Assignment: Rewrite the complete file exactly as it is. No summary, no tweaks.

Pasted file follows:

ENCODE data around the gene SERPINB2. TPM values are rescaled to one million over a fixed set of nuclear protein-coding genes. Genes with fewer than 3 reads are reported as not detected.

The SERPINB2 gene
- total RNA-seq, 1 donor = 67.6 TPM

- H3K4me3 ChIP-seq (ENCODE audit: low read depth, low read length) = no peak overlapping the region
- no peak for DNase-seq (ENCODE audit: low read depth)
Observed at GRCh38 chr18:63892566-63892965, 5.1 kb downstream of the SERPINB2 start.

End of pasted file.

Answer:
ENCODE data around the gene SERPINB2. TPM values are rescaled to one million over a fixed set of nuclear protein-coding genes. Genes with fewer than 3 reads are reported as not detected.

The SERPINB2 gene
- total RNA-seq, 1 donor = 67.6 TPM

- H3K4me3 ChIP-seq (ENCODE audit: low read depth, low read length) = no peak overlapping the region
- no peak for DNase-seq (ENCODE audit: low read depth)
Observed at GRCh38 chr18:63892566-63892965, 5.1 kb downstream of the SERPINB2 start.